Interestingly, the same medications used to treat emotional pain are used in lower doses for the treatment of tone/spasticity. Therefore, some individuals in treatment for emotional pain may have little tone/spasticity issues.

If you find yourself in desperate need of help for your emotional pain, contact your primary healthcare provider or call 911. Available in the United Staes is a mental health hotline that can be called or texted at 988.

Nociceptive pain treatment is directed to the reduction of pain symptoms at the source. A medical cause of nociceptive pain should be addressed to reduce the pain as well as to decrease the continuation of pain. Underlying medical issues requiring treatment should be addressed such as treatment for medical conditions such as alcoholism, diabetes, heart disease, or other health issues. Surgery may be needed to correct some internal issues.

Specific sources of nociceptive pain in neurological issues may include treatment for tone/spasticity which may reduce pain. Therapeutic exercises for strengthening as well as positioning equipment will assist with muscle aches at the zone of transition between working muscles and less responsive muscles.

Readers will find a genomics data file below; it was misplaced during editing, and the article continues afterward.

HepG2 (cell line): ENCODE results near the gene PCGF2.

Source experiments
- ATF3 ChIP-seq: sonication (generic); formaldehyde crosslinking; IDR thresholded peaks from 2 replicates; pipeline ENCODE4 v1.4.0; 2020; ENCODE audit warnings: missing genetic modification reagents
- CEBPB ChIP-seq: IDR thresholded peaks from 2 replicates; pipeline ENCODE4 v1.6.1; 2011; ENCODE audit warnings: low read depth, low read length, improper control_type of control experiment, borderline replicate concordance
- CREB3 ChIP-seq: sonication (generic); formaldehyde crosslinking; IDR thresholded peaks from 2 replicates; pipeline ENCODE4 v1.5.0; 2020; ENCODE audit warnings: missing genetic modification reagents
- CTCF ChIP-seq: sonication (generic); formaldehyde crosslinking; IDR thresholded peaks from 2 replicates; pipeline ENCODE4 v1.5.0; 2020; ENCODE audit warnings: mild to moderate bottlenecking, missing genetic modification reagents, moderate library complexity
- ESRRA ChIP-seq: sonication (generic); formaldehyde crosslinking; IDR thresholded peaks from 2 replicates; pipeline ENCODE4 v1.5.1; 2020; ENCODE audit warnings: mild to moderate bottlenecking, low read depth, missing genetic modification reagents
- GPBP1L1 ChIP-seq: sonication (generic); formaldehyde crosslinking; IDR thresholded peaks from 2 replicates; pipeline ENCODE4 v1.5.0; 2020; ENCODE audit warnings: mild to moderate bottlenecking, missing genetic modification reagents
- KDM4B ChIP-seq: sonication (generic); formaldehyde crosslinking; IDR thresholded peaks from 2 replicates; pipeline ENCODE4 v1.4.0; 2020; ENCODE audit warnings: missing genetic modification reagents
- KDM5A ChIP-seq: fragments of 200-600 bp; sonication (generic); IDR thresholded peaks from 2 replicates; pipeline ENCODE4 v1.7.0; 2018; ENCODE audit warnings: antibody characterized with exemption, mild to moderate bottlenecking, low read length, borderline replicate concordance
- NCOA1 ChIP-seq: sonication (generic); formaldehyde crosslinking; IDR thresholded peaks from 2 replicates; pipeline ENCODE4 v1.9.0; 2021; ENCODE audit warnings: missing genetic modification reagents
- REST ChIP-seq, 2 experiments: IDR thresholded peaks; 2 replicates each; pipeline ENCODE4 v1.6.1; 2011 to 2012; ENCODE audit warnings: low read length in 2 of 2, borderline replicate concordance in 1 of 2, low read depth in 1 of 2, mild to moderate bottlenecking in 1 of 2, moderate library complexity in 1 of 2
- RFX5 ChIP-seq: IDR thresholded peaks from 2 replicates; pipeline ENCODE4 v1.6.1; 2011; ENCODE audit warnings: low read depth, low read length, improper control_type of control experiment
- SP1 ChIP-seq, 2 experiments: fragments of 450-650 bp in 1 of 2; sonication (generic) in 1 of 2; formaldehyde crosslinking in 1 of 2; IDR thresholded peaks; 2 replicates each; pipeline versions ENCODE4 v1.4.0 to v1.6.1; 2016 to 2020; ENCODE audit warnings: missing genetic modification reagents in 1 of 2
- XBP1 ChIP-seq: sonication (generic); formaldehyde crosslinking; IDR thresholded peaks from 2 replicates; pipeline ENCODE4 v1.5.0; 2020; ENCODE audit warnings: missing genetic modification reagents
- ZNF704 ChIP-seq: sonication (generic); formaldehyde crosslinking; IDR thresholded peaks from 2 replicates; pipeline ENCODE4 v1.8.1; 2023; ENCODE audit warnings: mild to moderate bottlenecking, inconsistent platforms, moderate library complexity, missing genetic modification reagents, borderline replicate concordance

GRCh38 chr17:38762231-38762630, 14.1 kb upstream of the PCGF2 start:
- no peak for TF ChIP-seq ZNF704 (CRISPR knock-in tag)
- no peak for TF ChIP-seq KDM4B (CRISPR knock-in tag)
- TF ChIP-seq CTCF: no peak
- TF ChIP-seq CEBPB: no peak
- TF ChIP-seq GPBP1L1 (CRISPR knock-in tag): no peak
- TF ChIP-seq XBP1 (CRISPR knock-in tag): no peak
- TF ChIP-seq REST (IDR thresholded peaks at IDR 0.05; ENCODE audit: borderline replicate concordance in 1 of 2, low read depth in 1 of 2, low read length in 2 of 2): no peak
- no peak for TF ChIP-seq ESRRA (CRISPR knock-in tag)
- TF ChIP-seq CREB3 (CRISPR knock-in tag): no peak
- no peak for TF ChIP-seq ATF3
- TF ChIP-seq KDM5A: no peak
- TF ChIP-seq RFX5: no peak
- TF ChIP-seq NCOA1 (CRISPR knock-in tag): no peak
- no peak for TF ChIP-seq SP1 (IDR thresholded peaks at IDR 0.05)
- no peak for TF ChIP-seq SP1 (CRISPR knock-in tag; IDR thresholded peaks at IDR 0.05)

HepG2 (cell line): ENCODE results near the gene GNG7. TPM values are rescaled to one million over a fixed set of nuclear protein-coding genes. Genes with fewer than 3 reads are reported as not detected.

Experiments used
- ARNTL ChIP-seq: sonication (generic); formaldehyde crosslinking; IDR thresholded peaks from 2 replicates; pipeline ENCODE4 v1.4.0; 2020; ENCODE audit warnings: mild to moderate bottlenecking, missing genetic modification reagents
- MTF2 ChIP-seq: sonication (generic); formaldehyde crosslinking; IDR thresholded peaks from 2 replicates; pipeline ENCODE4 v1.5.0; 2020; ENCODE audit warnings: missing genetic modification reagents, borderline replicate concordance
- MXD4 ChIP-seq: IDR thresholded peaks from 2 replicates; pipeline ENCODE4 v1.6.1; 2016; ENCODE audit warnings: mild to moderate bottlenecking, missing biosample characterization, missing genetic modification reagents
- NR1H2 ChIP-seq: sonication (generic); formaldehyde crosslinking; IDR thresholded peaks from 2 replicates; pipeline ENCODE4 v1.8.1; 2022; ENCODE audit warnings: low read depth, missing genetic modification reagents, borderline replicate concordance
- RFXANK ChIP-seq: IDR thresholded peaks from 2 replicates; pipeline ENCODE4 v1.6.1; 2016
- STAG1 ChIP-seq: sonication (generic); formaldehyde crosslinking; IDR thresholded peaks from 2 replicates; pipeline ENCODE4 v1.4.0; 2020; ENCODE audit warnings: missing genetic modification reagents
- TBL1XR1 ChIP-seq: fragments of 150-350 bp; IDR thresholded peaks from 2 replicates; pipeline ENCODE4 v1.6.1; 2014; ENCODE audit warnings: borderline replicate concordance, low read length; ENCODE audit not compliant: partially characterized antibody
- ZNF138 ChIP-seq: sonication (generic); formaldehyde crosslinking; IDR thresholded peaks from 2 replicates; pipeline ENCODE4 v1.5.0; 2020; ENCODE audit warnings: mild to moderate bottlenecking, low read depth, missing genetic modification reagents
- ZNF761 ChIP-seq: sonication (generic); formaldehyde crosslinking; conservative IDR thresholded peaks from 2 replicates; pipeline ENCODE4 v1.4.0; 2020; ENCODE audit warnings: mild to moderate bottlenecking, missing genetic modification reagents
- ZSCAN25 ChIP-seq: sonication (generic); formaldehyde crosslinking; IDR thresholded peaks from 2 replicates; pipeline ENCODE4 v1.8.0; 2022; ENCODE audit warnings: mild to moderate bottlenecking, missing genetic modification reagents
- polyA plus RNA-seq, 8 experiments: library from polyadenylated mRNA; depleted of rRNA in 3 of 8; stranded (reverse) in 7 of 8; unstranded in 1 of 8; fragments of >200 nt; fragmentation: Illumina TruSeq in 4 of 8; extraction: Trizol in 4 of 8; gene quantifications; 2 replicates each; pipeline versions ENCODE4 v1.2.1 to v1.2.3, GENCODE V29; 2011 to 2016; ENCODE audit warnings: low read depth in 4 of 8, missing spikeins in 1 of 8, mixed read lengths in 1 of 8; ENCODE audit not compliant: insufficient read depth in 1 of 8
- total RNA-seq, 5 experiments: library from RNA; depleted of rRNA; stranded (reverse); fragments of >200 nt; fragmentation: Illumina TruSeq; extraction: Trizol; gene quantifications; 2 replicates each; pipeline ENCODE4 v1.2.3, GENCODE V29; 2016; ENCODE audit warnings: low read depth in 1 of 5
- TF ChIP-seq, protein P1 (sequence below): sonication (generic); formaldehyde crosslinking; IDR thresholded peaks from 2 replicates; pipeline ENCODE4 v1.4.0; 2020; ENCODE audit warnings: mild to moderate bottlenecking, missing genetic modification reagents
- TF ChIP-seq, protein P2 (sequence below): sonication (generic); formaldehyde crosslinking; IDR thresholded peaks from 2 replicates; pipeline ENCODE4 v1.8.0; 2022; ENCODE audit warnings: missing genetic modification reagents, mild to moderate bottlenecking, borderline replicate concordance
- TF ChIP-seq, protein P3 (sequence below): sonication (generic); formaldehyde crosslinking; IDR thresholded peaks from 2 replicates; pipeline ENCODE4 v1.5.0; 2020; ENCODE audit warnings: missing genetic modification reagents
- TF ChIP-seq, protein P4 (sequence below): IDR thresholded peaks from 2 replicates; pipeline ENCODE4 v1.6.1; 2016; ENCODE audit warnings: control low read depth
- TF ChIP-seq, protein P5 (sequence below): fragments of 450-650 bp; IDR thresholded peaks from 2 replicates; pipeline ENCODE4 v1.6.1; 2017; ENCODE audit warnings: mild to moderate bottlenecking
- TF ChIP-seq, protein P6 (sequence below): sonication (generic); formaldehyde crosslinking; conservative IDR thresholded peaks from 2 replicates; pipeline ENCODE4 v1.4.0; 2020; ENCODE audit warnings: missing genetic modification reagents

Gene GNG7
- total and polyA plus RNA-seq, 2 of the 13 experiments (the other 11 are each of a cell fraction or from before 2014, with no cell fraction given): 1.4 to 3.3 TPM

Most often, over-the-counter medications such as acetaminophen, or other mild analgesics are provided. Ibuprofen or other anti-inflammatory medication is used to reduce swelling in the area. These medications must be taken as directed to avoid side effects such as gastrointestinal bleeding or kidney failure. In severe cases of nociceptive pain, prescription medications may be taken for a limited time. Low-dose antidepressants might be used for the side effect of reducing pain. Opioids are not recommended due to their addictive properties.